How to Use Jackfruit
The sheer size of the fruit and copious sticky latex can make preparation of the fruit a challenge.
There are significant differences among jackfruit cultivars in both size and latex content, and with regard to latex, the stage of maturity and time of the year can influence the amount.
It is best to use latex gloves or coat hands, knives and work surfaces with vegetable oil prior to preparation to minimize the adherence of latex and to ease in clean up.
The fruit is initially cut in half and the central core cut away.
The flesh bulbs are separated from the rag and the seeds removed.
The flesh is washed, and then patted dry.
If not eaten immediately it can be stored in an airtight bag and refrigerated for up to a week.
The flesh can also be frozen for a year or more, but the texture may suffer.
Cultivars such as ‘Dang Rasimi’, ‘Lemon Gold’, and ‘Tabouey’ may require 1 hr or more to prepare due to their large size and the number of flesh bulbs and seeds within each fruit.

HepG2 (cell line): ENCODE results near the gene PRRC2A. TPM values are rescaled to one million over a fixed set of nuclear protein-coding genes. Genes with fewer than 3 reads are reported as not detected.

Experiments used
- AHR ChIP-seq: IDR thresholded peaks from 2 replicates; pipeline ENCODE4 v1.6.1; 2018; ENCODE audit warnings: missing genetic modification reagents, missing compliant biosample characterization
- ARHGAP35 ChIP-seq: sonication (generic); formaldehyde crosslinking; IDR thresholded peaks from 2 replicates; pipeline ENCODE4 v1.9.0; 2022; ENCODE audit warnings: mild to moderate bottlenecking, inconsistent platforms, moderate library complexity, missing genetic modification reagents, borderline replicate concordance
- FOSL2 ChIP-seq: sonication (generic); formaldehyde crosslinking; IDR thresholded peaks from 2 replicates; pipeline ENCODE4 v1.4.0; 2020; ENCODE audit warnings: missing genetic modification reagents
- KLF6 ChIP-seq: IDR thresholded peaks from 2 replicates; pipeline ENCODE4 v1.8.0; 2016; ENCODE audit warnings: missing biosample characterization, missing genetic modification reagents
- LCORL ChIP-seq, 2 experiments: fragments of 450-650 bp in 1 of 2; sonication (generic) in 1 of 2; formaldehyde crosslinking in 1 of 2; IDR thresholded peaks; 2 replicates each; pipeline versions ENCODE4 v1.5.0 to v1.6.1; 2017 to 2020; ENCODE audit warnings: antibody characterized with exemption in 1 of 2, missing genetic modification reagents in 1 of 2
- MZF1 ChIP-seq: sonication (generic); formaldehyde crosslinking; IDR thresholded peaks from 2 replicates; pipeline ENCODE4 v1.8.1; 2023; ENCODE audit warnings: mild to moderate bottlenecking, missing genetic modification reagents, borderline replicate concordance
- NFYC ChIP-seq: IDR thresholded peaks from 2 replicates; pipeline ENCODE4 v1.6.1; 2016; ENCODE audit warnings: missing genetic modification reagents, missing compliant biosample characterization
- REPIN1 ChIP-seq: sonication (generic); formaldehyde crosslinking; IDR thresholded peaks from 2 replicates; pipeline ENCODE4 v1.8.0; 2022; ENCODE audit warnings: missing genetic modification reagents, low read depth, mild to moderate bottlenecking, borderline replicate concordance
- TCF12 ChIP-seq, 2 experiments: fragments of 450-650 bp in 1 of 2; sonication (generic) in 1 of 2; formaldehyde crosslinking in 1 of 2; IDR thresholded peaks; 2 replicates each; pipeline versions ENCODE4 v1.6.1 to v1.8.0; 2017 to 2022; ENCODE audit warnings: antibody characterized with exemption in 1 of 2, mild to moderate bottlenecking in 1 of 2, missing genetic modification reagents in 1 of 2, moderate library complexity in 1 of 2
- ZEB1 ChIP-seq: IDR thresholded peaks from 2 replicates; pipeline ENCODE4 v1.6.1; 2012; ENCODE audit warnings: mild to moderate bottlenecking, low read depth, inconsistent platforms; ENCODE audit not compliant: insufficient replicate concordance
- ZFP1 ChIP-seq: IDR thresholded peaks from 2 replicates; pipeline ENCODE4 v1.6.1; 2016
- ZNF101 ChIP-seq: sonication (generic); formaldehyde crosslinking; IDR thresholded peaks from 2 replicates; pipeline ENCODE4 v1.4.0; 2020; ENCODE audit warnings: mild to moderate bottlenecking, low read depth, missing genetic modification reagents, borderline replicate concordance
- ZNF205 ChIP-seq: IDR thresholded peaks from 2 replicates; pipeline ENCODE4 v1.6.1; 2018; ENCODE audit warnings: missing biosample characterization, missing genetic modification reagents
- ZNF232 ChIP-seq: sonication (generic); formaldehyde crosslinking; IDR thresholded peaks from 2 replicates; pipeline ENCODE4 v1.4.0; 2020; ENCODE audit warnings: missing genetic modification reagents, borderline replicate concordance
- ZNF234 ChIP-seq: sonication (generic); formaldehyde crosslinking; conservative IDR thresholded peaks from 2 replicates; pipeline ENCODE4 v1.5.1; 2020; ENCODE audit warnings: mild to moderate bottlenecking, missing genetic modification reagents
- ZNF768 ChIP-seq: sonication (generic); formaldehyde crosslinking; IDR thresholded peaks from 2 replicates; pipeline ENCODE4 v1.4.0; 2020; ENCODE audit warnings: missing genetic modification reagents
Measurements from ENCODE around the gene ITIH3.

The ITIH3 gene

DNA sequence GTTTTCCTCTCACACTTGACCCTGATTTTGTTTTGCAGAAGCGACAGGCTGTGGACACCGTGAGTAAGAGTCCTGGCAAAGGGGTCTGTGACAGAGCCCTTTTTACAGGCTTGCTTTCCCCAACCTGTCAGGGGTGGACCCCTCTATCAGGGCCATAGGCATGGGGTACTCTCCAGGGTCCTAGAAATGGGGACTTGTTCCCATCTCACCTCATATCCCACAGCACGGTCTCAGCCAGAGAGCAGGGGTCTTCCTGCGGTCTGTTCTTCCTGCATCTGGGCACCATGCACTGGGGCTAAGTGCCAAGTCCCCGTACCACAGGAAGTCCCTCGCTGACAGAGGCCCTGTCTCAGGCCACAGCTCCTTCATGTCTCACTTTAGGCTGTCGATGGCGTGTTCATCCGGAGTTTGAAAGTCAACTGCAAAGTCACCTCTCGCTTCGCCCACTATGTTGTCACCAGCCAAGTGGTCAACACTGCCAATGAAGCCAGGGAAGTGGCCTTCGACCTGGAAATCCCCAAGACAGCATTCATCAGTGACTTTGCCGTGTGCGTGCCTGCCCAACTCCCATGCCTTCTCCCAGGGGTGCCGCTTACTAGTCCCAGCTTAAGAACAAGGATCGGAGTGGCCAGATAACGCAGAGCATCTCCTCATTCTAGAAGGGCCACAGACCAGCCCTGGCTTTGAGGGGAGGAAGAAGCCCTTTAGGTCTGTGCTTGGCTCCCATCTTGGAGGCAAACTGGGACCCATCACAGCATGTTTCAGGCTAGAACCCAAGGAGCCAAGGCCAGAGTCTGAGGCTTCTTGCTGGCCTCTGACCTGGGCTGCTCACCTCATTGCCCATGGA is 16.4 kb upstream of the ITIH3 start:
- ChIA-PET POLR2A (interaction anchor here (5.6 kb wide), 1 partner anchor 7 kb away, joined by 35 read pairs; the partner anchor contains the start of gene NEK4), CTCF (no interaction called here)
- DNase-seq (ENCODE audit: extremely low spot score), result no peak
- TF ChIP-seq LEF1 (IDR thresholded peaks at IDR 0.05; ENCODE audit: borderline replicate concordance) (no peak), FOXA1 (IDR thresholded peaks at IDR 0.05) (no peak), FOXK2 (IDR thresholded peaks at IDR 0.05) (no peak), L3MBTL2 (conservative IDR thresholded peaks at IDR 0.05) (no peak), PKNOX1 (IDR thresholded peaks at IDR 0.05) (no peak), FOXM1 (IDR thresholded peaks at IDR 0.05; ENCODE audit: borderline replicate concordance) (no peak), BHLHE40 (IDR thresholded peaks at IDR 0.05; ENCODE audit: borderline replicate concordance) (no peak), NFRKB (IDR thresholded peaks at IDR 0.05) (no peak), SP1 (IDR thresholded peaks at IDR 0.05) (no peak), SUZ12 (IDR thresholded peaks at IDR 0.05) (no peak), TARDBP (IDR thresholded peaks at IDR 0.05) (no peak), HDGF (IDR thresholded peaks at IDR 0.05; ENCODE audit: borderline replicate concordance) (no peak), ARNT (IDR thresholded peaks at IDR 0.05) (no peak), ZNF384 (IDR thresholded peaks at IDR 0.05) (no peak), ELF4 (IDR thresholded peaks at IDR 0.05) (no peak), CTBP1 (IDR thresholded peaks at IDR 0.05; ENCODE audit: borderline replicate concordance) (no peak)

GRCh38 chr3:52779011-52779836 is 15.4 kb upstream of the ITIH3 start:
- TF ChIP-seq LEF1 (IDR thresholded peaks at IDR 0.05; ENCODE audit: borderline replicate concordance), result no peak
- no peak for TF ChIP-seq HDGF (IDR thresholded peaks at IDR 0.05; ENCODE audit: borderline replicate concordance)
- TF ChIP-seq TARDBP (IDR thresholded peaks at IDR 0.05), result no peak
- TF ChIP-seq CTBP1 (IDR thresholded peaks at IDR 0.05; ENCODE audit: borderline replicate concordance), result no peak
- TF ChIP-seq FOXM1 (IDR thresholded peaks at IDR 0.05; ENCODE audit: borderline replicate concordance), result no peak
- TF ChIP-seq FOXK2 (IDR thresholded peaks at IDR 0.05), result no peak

Cultivars, such as ‘Cheena’, ‘Cochin’, ‘Golden Nugget’ and ‘Black Gold’ can be prepared in 15 min or less because the flesh easily separates from the rag and there is little latex in the fruit.
|Step 1: fruit is cut in half|
|Step 2: core is removed|
|Step 3: bulbs are separated from rag|
|Step 4: seeds are removed|
(100 g edible portion)
|Vitamin A||66 ug|
|Vitamin C||7.9 mg|
The jackfruit is not only versatile, but also highly nutritious.
It remains at the heart of savory and sweet dishes throughout Southern Asia and as seen in the
Jackfruit Recipes, the health benefits are considerable.
The jackfruit clearly has a place at the table of both the subsistence farmer, and the modern health-conscious consumer.
In its new home in the Western Hemisphere, the jackfruit continues to gain ground both in a commercial and home garden arena through a celebration of ethnic cuisines and modern culinary innovations.
Both as a green vegetable and a ripe fruit, coupled with the traditional ingredients of coconut milk and seafood or with exciting modern combinations,
progressive chefs and jackfruit pioneers are introducing an ancient delicacy to an eager new audience.
The result is a meeting of East and West, a union beneficial to the jackfruit, and us all.
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